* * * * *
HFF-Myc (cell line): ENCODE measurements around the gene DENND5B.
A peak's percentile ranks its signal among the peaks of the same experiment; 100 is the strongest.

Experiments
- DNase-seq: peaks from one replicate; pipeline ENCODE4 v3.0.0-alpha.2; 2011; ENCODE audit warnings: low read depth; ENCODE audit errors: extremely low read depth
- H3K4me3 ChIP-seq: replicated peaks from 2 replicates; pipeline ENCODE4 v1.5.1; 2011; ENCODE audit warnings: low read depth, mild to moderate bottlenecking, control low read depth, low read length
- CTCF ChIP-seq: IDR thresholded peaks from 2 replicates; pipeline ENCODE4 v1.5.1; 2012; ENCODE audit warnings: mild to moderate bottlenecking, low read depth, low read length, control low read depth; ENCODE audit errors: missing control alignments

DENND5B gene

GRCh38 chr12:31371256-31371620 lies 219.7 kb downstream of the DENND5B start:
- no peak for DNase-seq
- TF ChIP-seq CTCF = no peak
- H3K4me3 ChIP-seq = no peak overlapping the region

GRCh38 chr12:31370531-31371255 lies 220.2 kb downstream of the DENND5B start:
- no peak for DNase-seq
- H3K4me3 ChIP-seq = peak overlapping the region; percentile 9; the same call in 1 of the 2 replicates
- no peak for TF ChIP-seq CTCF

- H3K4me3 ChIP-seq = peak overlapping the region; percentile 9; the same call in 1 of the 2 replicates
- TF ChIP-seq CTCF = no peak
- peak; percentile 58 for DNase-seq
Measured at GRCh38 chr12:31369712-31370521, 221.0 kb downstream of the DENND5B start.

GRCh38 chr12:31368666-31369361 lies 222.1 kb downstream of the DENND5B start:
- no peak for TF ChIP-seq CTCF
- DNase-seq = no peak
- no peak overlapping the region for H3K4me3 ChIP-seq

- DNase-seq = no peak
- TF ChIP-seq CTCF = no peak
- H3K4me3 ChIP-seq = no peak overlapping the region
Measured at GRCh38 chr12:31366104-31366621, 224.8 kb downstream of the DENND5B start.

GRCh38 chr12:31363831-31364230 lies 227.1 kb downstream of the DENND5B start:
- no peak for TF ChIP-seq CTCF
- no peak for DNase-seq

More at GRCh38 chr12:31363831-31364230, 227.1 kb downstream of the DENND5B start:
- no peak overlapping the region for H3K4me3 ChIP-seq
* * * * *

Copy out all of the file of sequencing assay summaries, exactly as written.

HFF-Myc (cell line): ENCODE measurements around the gene DENND5B.
A peak's percentile ranks its signal among the peaks of the same experiment; 100 is the strongest.

Experiments
- DNase-seq: peaks from one replicate; pipeline ENCODE4 v3.0.0-alpha.2; 2011; ENCODE audit warnings: low read depth; ENCODE audit errors: extremely low read depth
- H3K4me3 ChIP-seq: replicated peaks from 2 replicates; pipeline ENCODE4 v1.5.1; 2011; ENCODE audit warnings: low read depth, mild to moderate bottlenecking, control low read depth, low read length
- CTCF ChIP-seq: IDR thresholded peaks from 2 replicates; pipeline ENCODE4 v1.5.1; 2012; ENCODE audit warnings: mild to moderate bottlenecking, low read depth, low read length, control low read depth; ENCODE audit errors: missing control alignments

DENND5B gene

GRCh38 chr12:31371256-31371620 lies 219.7 kb downstream of the DENND5B start:
- no peak for DNase-seq
- TF ChIP-seq CTCF = no peak
- H3K4me3 ChIP-seq = no peak overlapping the region

GRCh38 chr12:31370531-31371255 lies 220.2 kb downstream of the DENND5B start:
- no peak for DNase-seq
- H3K4me3 ChIP-seq = peak overlapping the region; percentile 9; the same call in 1 of the 2 replicates
- no peak for TF ChIP-seq CTCF

- H3K4me3 ChIP-seq = peak overlapping the region; percentile 9; the same call in 1 of the 2 replicates
- TF ChIP-seq CTCF = no peak
- peak; percentile 58 for DNase-seq
Measured at GRCh38 chr12:31369712-31370521, 221.0 kb downstream of the DENND5B start.

GRCh38 chr12:31368666-31369361 lies 222.1 kb downstream of the DENND5B start:
- no peak for TF ChIP-seq CTCF
- DNase-seq = no peak
- no peak overlapping the region for H3K4me3 ChIP-seq

- DNase-seq = no peak
- TF ChIP-seq CTCF = no peak
- H3K4me3 ChIP-seq = no peak overlapping the region
Measured at GRCh38 chr12:31366104-31366621, 224.8 kb downstream of the DENND5B start.

GRCh38 chr12:31363831-31364230 lies 227.1 kb downstream of the DENND5B start:
- no peak for TF ChIP-seq CTCF
- no peak for DNase-seq

More at GRCh38 chr12:31363831-31364230, 227.1 kb downstream of the DENND5B start:
- no peak overlapping the region for H3K4me3 ChIP-seq